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This article in SSSAJ

  1. Vol. 26 No. 6, p. 559-562
    Received: Jan 8, 1962
    Accepted: Mar 28, 1962

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Decomposition in the Field of Buried and Surface-Applied Cornstalk Residue1

  1. D. T. Parker2



The decomposition of cornstalk residue placed on the surface of soil or buried in soil in the field was followed during a corn crop-growing season by removing from the soil at various times subsamples of decomposing residue contained in glass-cloth bags. Decomposition during the season (20 weeks) amounted to 50% of the surface residue and 65% of the buried residue. Half of this decomposition occurred in 8 weeks and in 5 weeks for surface and for buried residue, respectively.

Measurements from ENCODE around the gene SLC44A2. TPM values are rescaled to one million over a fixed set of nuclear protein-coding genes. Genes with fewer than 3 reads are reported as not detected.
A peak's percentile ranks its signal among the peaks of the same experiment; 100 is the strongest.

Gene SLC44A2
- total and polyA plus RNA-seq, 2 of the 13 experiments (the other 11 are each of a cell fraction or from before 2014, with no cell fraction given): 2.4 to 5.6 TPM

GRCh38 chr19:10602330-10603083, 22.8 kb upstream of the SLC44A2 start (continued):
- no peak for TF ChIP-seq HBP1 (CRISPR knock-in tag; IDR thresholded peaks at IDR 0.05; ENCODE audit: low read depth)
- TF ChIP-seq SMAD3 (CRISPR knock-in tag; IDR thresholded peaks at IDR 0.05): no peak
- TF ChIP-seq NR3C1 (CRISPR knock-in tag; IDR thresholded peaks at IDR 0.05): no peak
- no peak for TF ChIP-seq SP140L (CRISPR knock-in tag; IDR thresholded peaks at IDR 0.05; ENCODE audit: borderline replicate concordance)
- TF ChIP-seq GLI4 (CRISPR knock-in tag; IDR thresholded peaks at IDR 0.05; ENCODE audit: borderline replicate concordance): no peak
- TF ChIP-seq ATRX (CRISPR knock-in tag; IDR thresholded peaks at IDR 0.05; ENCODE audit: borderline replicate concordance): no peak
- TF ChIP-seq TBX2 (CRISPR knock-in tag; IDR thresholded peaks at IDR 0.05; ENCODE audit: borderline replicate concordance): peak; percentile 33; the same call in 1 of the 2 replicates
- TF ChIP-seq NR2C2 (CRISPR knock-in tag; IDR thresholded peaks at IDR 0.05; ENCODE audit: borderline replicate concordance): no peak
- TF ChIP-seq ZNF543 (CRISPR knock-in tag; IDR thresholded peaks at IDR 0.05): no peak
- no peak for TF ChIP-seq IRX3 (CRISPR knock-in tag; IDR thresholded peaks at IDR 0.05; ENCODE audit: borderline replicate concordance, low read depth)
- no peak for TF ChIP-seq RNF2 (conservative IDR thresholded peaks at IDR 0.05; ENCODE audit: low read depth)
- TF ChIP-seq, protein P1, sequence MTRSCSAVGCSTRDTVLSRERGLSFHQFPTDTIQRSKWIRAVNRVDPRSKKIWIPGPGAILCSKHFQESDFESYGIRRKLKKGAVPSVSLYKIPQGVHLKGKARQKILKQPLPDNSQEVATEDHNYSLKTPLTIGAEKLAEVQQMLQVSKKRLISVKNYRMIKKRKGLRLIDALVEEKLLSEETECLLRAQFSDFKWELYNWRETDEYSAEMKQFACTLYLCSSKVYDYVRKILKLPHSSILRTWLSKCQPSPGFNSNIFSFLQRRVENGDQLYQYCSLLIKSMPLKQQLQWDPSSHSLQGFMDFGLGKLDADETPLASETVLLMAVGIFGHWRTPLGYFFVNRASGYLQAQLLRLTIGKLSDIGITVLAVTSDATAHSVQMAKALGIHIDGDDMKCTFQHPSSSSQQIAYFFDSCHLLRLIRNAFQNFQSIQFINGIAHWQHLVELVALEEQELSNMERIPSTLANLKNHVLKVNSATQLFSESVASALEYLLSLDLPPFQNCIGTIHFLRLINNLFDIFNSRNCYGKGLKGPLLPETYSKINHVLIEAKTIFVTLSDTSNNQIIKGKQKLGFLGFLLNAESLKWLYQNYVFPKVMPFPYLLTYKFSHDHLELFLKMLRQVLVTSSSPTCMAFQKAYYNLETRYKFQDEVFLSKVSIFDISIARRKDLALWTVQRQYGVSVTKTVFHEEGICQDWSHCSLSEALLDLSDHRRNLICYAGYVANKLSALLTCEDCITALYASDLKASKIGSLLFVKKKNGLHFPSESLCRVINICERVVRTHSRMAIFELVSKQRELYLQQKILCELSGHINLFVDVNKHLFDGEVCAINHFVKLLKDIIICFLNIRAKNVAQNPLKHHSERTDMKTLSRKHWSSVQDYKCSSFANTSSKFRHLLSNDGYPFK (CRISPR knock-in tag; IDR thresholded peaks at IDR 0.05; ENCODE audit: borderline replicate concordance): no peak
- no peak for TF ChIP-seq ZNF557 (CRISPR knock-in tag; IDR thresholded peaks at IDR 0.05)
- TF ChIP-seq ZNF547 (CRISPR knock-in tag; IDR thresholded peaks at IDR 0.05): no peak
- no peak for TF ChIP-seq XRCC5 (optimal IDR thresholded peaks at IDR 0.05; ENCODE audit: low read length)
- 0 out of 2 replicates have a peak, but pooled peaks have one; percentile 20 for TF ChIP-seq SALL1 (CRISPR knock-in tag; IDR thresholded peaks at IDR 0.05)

There was little change in the total N content of surface residue throughout the season. Nitrogen was not immobilized. However, the C/N ratio declined from 57 to approximately 30.

A maximum of 12 pounds of N per 3 tons of residue per acre was immobilized by buried residue. This occurred after 3 weeks incubation. Thereafter, total N content of the residue declined. A net loss of N occurred after 5 weeks with no N fertilization and after 15 weeks' with N fertilization. The C/N ratio declined from 57 to 22. The decline in C/N ratio, both with surface and with buried residue, was caused by loss of carbon from the residue rather than an increase in total N.

Early season growth of corn plants was retarded by surface residue, but the retardation was not a consequence of N immobilization. A slight retardation of growth with buried residue might, in part, have been caused by immobilization of N.

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